South Provo rep seeks self-defense weapons exemption in DUI law

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The Utah State Capitol Building in Salt Lake City, Utah is home to the Utah Legislature. The annual General Session began on Jan. 22.(Porter Chelson)

The Provo representative who sponsored Utah’s controversial 0.05 blood alcohol DUI limit is preparing revisions to the law that would exempt people who use weapons for self-defense while intoxicated.

Rep. Norman Thurston, R-Provo, represents south Provo, where many BYU students reside. This exemption is among other potential changes he has been working on prior to this year’s Utah Legislature.

Rep. Norman Thurston, R-Provo

The current law makes it a misdemeanor to carry or use a dangerous weapon with a blood alcohol level above 0.05 percent. Thurston said if a gun is fired in self-defense, the same consequence should not apply.

“Our current law says that if you’re intoxicated and carrying a weapon, you’re guilty of a crime,” Thurston said. “We want to come up with an exception for someone who is defending their home. It’s not going to happen very often, but it’s important to the people involved.”

Thurston sponsored the 2017 proposal to lower the blood alcohol limit from 0.08 to 0.05 percent, which was successful. The legal blood alcohol level will drop in December 2018 for DUIs, as well as for carrying a weapon.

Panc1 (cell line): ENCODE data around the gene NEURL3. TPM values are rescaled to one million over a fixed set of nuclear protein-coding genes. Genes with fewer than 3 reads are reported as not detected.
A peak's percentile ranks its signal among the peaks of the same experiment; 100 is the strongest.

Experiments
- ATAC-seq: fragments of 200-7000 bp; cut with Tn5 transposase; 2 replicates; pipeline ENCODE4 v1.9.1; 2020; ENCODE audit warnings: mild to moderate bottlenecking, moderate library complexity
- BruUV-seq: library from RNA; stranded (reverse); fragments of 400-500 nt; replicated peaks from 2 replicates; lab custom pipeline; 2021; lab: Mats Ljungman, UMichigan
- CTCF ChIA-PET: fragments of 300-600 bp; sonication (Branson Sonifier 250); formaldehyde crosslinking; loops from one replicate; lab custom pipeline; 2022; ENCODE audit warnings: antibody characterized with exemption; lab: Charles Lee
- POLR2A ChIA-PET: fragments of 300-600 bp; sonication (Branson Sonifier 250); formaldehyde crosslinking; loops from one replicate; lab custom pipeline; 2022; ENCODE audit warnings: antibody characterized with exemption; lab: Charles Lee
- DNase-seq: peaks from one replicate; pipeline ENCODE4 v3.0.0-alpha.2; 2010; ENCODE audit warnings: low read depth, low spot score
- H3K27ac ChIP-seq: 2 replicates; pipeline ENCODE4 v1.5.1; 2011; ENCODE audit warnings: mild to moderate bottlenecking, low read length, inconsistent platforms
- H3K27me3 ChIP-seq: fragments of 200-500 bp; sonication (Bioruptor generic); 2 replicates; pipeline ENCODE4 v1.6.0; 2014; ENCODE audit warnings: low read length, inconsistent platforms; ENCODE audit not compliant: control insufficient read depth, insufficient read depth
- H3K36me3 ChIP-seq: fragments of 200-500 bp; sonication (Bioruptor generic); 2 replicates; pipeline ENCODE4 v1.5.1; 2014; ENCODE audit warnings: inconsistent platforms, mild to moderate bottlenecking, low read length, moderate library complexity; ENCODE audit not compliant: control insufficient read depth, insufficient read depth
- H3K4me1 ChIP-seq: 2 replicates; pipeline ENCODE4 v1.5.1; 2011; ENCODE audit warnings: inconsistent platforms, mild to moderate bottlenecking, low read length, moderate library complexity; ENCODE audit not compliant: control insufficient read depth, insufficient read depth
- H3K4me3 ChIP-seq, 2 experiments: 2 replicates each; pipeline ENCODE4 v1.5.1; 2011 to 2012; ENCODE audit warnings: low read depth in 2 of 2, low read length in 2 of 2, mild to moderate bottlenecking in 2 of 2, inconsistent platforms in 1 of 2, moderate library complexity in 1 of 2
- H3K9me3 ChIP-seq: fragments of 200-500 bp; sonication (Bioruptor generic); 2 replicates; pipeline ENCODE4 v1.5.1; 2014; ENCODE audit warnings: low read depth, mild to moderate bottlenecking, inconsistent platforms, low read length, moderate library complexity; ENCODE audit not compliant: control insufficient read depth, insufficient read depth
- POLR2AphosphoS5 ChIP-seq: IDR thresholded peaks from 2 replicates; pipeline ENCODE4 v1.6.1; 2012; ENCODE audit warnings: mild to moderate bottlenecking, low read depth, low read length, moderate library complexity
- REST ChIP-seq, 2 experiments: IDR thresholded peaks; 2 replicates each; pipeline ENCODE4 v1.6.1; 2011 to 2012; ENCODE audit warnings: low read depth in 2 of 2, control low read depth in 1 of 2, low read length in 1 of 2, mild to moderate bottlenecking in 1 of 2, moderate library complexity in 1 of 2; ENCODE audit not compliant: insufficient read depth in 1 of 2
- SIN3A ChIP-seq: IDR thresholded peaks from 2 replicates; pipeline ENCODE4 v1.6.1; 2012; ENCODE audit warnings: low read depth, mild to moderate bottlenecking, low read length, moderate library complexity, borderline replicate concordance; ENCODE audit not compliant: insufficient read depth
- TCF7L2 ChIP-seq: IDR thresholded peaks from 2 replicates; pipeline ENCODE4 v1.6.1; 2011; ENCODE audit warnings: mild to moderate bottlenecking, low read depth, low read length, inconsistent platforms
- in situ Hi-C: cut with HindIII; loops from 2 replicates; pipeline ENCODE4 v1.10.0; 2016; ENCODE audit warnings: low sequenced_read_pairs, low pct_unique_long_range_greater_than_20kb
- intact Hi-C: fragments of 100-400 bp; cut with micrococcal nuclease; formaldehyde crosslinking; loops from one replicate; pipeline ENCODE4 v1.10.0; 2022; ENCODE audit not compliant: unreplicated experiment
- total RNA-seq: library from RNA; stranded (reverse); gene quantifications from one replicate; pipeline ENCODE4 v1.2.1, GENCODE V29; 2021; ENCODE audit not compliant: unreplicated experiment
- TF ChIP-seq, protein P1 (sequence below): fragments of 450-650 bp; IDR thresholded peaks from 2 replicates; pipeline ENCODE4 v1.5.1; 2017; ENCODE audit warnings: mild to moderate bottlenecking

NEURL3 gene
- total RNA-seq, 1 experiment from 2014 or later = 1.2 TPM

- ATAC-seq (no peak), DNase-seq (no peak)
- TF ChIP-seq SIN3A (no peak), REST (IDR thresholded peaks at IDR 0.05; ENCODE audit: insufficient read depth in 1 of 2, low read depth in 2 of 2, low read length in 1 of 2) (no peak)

Thurston has yet to finalize the language for the revisions, but some have already opposed the bill. Sen. Jim Dabakis, D-Salt Lake City, openly opposed the original bill during its Senate committee appearance and still stands ready to voice his opinion against it.

“It’s simply not going to do what the legislature says it’s going to do,” Dabakis said. “No other state has ever done this. It’s just spinning our wheels, but not preventing DUIs, deaths or the serious injuries that come from that.”

Rep. Lee Perry, R-Perry, agrees with the exemption Thurston is trying to implement. Perry works for the Utah Highway Patrol, in addition to his responsibilities as a state representative.

“If the county attorney thinks a person had reason to protect themselves with a gun, I don’t think we should charge somebody with another crime because we didn’t charge them for using the weapon,” Perry said. “If they’re impaired but it’s a life or death situation and they’re defending their life, we’re not going to say, ‘Yeah, you have a right to defend yourself, except when you’ve had too many beers.'”

Thurston is not sure whether the law will lower the amount of drinking, but he does think that it will contribute to safer roads statewide.

“It’s becoming known that in our state it’s not acceptable to drink and drive. You can find another way home,” he said. “I want to make sure that, as a lawmaker, I err on the side of giving people the benefit of the doubt when it comes to taking action to defend themselves. We want to make sure people have the right to bear arms in the defense of their homes and their families.”

Thurston is also seeking to pass a public safety code that would modify who should be on the restricted drivers list and clarify liability issues in crimes involving intoxicated people.

The revisions will be discussed during this year’s legislative session. The bill can be followed at le.utah.gov under the bills section.

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